<p><strong>A man displays a new species of snub-nosed monkey—which was killed for food—in <a href="http://travel.nationalgeographic.com/travel/countries/myanmar-guide/">Myanmar (Burma)</a> in 2010.</strong></p><p>Each May the<a href="http://species.asu.edu/"> International Institute for Species Exploration</a> at Arizona State University (ASU), along with an international committee of taxonomists, announces its choices for the top ten species that were formally recognized the previous year. Participants draw up their own criteria, and selections can be made based on anything from unique attributes to odd names.</p><p>The announcement is timed to celebrate the May 23 birthday of <a href="http://ngm.nationalgeographic.com/2007/06/linnaeus-name-giver/david-quammen-text">Carolus Linnaeus</a>, who developed the scientific system of plant and animal names more than 250 years ago.</p><p>"Unless we put a face on biodiversity by making individual species known and giving them names to celebrate their unique contribution to evolutionary and ecological diversity, we cannot expect people to value them," <a href="http://sols.asu.edu/people/faculty/qwheeler.php">Quentin Wheeler</a>, director of the ASU institute, said via email. (See<a href="http://news.nationalgeographic.com/news/2011/05/pictures/110524-top-ten-new-species-2010-t-rex-leech-lizard-mushrooms-science-spider-fish-titanic/"> pictures of ASU's top ten new species of 2010</a>.)</p><p>"Humankind needs to be reminded also that it is but 1 of 12 million living species," Wheeler said.</p><p>Scientists first learned of "Snubby," as they nicknamed the new monkey species, from hunters in Myanmar's remote, mountainous Kachin state (<a href="http://maps.nationalgeographic.com/map-machine#s=h&amp;c=26.72757949683367, 97.80557222664356&amp;z=7">map</a>).</p><p>Later dubbed <em>Rhinopithecus strykeri</em>, the odd animal has fleshy lips, an upturned nose, and an odd respiratory issue: Rain falling into the monkeys' noses possibly causes the animals to sneeze, so they often spend soggy days with their heads tucked between their knees.</p><p><em>—Christine Dell'Amore</em></p>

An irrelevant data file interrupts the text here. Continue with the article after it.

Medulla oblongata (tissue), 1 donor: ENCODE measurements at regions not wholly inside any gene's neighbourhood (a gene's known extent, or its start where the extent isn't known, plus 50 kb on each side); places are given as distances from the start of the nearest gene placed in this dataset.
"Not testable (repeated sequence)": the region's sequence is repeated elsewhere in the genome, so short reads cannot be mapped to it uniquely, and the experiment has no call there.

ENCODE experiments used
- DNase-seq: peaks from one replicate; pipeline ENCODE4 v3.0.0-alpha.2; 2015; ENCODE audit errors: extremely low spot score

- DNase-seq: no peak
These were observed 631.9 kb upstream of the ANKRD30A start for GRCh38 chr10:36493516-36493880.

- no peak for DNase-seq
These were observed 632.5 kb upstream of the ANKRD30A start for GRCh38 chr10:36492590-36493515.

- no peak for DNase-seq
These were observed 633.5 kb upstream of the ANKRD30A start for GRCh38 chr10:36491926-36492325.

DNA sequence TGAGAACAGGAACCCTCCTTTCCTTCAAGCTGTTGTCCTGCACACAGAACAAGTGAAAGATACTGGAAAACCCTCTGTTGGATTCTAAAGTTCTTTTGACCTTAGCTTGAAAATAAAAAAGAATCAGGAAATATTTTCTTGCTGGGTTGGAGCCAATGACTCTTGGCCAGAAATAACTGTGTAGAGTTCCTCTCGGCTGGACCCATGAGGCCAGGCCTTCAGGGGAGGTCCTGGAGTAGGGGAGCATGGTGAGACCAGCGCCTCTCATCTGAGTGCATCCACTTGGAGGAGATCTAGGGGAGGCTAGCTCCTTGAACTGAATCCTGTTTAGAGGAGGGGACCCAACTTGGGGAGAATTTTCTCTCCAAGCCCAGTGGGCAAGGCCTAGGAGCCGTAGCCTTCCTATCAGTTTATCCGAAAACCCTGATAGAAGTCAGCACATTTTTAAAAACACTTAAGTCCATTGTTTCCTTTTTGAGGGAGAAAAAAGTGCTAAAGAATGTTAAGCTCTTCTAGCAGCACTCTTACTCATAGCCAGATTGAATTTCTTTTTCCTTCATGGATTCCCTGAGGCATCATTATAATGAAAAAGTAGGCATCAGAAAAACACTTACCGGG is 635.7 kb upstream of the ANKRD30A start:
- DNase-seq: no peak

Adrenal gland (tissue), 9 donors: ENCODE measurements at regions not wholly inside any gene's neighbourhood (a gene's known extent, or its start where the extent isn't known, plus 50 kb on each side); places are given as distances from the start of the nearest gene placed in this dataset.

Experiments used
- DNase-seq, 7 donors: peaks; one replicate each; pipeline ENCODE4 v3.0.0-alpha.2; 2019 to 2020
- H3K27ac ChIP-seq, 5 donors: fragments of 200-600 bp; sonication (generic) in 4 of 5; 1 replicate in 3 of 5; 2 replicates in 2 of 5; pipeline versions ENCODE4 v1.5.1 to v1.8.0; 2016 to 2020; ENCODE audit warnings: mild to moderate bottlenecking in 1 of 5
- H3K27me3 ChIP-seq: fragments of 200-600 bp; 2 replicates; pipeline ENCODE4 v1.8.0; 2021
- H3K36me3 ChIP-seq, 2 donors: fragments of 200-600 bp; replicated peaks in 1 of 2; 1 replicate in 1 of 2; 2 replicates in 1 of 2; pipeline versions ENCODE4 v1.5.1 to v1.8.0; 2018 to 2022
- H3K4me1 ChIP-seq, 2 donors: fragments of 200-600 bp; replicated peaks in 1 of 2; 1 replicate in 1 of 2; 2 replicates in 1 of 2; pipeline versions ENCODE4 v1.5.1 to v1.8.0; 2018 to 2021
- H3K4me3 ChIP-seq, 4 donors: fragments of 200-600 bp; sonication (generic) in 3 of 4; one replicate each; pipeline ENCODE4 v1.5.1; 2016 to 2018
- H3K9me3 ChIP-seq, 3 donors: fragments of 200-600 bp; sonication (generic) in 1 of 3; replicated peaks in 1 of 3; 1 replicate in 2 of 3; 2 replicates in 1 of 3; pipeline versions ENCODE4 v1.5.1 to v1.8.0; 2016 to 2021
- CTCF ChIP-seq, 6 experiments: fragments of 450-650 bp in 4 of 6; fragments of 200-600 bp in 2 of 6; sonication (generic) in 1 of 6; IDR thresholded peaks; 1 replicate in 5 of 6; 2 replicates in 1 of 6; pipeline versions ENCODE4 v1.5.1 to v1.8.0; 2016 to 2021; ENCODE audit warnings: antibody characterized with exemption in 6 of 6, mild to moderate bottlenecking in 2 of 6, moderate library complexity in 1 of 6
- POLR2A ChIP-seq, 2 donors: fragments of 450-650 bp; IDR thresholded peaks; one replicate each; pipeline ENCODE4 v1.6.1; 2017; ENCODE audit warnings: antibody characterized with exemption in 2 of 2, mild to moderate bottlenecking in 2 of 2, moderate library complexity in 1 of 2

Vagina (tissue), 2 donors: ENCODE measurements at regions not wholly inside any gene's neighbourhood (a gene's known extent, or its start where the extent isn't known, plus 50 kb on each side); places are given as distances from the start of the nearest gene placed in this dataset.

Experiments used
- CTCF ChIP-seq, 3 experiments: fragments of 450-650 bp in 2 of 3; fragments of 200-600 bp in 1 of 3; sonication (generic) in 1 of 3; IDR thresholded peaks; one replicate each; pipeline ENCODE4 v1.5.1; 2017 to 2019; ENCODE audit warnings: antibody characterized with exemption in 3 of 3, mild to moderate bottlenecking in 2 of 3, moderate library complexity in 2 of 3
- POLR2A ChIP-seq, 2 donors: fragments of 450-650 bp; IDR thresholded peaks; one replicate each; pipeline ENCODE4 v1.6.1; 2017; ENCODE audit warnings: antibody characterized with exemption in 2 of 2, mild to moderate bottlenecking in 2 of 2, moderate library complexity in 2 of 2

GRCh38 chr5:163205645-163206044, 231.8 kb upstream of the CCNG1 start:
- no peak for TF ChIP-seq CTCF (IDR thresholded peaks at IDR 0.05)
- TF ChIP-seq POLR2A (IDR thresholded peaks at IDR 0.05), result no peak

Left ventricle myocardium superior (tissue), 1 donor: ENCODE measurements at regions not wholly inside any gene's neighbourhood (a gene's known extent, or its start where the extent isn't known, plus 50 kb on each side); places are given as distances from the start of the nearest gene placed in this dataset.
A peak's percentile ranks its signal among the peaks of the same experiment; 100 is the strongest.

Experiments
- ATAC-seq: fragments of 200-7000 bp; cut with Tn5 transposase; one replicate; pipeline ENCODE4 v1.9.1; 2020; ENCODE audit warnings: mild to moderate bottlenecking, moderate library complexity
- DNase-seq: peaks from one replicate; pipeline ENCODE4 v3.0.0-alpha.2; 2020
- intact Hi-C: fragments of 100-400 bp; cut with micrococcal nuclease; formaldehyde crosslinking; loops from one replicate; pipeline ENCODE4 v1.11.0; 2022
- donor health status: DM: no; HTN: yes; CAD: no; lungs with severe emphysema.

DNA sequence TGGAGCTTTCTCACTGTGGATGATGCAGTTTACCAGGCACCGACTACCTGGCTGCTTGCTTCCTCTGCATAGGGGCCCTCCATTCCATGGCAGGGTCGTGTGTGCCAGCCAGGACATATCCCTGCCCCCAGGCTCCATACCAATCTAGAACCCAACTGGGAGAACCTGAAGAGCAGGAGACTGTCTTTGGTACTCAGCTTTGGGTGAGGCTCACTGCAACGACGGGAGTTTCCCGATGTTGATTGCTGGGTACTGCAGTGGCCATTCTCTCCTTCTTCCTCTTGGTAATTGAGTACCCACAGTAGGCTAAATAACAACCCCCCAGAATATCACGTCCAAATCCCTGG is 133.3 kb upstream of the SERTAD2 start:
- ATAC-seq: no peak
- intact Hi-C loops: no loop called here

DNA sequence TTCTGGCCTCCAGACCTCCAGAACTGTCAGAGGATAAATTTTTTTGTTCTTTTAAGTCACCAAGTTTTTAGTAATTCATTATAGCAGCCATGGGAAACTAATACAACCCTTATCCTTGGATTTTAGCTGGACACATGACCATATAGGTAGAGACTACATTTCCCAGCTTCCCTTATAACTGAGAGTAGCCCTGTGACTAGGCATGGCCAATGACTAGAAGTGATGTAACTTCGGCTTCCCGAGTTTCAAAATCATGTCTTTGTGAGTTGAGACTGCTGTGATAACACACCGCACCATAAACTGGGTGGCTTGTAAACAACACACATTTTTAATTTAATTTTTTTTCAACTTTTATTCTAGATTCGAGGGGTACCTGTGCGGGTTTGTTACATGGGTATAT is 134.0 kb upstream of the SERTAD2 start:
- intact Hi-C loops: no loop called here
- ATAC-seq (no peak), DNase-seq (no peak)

Snub-Nosed Monkey

A man displays a new species of snub-nosed monkey—which was killed for food—in Myanmar (Burma) in 2010.

Each May the International Institute for Species Exploration at Arizona State University (ASU), along with an international committee of taxonomists, announces its choices for the top ten species that were formally recognized the previous year. Participants draw up their own criteria, and selections can be made based on anything from unique attributes to odd names.

The announcement is timed to celebrate the May 23 birthday of Carolus Linnaeus, who developed the scientific system of plant and animal names more than 250 years ago.

"Unless we put a face on biodiversity by making individual species known and giving them names to celebrate their unique contribution to evolutionary and ecological diversity, we cannot expect people to value them," Quentin Wheeler, director of the ASU institute, said via email. (See pictures of ASU's top ten new species of 2010.)

"Humankind needs to be reminded also that it is but 1 of 12 million living species," Wheeler said.

Scientists first learned of "Snubby," as they nicknamed the new monkey species, from hunters in Myanmar's remote, mountainous Kachin state (map).

Later dubbed Rhinopithecus strykeri, the odd animal has fleshy lips, an upturned nose, and an odd respiratory issue: Rain falling into the monkeys' noses possibly causes the animals to sneeze, so they often spend soggy days with their heads tucked between their knees.

—Christine Dell'Amore

Photograph courtesy Ngwe Lwin

Top Ten New Species: Snub-Nosed Monkey, Devil Worm, More

The biggest millipede and a Spongebob mushroom are among the ten most bizarre species of 2011, according to Arizona State University.

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